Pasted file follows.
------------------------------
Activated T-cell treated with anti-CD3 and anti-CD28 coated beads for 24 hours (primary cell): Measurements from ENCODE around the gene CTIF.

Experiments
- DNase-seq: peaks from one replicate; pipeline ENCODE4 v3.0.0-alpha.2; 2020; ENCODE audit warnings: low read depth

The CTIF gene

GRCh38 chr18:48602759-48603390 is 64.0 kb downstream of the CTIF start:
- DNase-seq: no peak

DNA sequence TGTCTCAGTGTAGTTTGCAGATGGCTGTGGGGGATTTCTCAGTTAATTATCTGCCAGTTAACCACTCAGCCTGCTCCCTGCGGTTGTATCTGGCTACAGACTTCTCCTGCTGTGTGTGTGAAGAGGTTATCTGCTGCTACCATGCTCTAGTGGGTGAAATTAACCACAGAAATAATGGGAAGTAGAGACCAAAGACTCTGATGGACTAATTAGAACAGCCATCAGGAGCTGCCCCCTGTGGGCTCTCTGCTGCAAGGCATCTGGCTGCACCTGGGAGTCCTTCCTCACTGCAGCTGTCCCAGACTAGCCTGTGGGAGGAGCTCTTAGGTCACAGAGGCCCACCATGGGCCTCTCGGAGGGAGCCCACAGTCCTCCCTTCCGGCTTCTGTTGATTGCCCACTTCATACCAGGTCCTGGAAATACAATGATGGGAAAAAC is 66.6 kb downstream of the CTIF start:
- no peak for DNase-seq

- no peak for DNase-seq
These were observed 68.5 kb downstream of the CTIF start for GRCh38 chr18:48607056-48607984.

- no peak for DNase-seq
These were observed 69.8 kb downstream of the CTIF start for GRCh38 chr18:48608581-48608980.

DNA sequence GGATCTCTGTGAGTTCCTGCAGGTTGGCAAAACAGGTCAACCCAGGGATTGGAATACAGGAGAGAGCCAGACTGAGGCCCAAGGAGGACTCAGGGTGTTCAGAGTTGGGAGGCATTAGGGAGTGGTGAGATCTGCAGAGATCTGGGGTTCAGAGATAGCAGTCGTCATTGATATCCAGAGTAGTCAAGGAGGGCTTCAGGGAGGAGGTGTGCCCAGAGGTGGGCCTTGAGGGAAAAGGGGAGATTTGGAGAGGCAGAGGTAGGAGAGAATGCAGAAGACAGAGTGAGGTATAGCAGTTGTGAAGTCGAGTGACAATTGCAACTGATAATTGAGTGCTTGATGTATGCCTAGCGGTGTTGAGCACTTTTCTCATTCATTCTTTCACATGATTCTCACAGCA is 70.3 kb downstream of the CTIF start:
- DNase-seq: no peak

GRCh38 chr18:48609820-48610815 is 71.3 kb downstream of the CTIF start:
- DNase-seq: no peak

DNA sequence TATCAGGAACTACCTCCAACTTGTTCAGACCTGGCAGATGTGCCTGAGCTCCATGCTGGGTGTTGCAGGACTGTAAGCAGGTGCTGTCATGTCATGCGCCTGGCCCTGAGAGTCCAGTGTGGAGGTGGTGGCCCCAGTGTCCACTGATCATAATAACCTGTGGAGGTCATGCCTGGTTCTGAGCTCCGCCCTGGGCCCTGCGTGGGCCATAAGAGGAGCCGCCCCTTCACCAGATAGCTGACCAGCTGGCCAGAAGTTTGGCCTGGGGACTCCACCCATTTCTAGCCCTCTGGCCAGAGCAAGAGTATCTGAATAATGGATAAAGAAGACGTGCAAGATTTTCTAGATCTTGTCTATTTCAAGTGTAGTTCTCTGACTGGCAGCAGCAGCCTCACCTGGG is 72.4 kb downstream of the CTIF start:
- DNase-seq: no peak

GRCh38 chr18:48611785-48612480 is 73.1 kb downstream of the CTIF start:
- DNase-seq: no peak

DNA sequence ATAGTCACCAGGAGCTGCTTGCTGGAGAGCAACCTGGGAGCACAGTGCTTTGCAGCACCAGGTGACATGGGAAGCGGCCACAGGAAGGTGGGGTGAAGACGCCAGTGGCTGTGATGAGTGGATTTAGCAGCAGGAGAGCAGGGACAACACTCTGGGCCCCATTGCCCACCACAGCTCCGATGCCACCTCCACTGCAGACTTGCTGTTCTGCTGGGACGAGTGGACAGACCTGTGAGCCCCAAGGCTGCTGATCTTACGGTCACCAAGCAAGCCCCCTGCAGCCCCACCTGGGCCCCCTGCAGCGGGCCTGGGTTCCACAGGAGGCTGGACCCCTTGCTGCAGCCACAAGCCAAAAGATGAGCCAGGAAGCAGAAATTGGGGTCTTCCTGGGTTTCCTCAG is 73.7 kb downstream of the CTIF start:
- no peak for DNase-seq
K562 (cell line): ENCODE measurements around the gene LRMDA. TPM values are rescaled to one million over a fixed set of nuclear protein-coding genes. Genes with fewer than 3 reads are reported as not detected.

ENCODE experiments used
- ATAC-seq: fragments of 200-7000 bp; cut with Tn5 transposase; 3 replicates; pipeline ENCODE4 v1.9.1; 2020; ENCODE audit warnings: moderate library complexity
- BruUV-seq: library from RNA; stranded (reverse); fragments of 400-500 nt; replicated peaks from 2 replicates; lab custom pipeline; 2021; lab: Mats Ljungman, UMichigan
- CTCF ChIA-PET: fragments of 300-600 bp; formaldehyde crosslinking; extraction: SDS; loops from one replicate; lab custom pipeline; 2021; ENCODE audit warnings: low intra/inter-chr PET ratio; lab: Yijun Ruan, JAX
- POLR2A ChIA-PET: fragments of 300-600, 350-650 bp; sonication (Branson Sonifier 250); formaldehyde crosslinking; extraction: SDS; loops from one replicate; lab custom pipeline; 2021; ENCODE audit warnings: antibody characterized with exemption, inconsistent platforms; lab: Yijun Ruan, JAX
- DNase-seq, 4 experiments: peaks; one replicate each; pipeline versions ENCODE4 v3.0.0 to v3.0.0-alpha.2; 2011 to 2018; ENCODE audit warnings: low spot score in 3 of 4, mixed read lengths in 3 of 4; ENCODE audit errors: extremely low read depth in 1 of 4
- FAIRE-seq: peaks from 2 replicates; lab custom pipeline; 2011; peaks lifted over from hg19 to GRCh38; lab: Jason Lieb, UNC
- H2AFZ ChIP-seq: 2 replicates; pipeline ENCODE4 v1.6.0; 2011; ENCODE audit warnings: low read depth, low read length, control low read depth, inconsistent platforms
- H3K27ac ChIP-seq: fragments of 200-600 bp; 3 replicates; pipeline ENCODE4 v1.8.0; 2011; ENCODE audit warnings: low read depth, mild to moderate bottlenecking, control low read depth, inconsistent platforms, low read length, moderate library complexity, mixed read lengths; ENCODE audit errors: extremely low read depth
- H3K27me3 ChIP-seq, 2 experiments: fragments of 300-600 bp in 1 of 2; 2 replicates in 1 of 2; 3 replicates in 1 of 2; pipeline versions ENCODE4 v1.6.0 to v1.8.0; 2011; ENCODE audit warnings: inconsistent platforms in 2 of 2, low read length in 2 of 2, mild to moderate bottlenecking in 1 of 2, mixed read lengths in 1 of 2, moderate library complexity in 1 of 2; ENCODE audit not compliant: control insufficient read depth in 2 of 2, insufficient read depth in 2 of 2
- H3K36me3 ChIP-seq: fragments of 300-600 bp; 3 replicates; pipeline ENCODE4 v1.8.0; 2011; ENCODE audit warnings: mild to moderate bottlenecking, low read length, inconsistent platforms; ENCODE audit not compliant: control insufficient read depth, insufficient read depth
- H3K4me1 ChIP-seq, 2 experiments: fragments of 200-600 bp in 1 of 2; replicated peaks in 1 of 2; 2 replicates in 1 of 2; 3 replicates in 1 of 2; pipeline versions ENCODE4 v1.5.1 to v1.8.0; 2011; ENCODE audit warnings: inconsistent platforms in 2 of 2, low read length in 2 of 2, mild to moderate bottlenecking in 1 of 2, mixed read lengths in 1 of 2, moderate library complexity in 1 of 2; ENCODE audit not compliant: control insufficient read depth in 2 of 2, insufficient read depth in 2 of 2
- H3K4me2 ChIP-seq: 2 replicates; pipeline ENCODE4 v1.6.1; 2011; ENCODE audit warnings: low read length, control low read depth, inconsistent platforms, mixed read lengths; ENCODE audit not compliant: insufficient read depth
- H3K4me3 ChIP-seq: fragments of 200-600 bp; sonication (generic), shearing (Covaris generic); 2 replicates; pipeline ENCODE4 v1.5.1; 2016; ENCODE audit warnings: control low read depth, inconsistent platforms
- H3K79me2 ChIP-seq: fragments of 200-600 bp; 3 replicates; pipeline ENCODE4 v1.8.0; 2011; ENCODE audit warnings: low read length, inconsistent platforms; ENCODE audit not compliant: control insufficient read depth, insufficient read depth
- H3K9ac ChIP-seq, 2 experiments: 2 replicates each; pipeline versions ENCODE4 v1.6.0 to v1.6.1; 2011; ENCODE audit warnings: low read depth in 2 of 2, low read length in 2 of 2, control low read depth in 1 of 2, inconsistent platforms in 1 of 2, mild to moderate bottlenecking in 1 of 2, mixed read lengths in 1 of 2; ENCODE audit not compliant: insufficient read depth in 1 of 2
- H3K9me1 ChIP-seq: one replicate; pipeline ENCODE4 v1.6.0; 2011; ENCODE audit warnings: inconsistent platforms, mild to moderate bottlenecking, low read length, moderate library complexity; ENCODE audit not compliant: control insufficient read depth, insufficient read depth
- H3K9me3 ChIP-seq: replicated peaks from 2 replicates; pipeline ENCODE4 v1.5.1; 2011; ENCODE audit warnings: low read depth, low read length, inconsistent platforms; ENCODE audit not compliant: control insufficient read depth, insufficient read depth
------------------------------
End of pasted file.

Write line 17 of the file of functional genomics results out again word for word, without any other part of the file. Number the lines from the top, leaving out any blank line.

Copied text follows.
DNA sequence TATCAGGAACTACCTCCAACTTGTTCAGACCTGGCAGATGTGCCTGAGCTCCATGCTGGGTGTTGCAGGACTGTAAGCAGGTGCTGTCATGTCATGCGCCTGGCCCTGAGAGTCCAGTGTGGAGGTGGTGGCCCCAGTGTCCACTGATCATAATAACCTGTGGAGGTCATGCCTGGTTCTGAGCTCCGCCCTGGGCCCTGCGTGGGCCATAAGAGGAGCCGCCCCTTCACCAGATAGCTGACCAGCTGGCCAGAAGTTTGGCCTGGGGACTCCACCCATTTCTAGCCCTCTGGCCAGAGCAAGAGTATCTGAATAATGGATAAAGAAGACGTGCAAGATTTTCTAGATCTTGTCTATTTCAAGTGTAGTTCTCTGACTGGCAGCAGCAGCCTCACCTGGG is 72.4 kb downstream of the CTIF start: